You will, as you drive around north and east Norfolk, pass these all over the place. In fact you’ll find them all over the county as you will tank blocks and mortar spigots, even the odd trench line still exists all still protecting us from a long dead, now non-existent threat. Norfolk was seen as one of the most likely areas to be hit by an enemy landing, it’s seen ships nose in and disgorge invaders before, over a thousand years ago.
This one is another fairly typical Type 22 Pillbox; reinforced concrete and brick, it sits in the bend in the road from Brampton to Oxnead forming part of one of the naturally easier to defend stop lines that are rivers. It’s an old trick, look at Bishop’s Bridge in Norwich; the whole flank of a city protected not by a wall but by a river.
A useful tactic; minimum work is needed to build a protective line, unbelievably even here in its upper stretches; the Bure was still naviagable as far as Aylsham in 1912 when the flood washed the locks away, now it ends at Coltishall. But narrow as it is crossing here even a river the size of this would be difficult for all but the most mobile foot troops and impossible for anything on wheels and difficult for tracks. The plan always was to blow the bridges and then this pillbox could provide both direct and enfilade fire from it’s position under an old tree along the length of the river.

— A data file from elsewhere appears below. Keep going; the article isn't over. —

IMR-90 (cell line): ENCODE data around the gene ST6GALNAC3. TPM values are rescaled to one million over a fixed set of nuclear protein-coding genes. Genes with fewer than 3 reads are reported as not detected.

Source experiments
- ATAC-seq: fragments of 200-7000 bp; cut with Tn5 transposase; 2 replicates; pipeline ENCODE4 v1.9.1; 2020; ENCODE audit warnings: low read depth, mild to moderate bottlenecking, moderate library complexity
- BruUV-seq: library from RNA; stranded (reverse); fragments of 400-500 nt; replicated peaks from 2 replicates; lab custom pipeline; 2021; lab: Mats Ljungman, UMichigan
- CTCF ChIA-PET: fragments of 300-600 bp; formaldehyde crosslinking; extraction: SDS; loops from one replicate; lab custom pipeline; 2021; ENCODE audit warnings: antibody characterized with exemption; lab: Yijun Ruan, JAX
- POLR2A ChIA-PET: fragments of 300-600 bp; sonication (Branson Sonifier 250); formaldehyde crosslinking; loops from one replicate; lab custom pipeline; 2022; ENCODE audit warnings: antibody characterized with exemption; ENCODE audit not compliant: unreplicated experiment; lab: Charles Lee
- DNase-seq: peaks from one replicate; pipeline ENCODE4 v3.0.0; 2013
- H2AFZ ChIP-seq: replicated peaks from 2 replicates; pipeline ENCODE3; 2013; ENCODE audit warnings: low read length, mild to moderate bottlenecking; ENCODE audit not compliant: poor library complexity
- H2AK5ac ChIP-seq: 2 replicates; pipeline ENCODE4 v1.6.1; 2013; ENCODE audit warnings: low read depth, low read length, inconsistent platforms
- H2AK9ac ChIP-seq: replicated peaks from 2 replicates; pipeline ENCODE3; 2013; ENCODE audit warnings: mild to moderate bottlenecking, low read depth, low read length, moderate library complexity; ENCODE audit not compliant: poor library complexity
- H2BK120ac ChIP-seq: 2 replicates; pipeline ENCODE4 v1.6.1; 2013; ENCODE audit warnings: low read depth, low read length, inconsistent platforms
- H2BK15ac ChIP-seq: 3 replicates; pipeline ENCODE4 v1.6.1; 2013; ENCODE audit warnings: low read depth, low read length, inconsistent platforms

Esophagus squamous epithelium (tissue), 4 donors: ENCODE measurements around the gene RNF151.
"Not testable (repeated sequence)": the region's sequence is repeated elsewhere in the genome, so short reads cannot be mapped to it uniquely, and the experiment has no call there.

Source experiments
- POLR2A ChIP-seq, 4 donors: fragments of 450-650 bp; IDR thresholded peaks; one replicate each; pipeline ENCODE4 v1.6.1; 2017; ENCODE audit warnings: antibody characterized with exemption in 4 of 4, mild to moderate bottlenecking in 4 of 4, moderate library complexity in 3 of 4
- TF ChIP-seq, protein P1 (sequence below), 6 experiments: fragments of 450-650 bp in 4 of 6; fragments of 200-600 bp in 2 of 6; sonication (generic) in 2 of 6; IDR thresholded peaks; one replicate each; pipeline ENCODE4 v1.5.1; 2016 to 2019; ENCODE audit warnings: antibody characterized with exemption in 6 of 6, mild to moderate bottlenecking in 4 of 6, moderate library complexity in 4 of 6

It’s in a sad state, again the brick coat has stripped, the damp of the valley bottom, the freeze and thaw, the sun, expanding and contracting the top coat has caused most the top half to fall away leaving the skeleton of concrete underneath. This is the archaeo-future, I often find myself standing next to them and wondering how much longer they’ll last.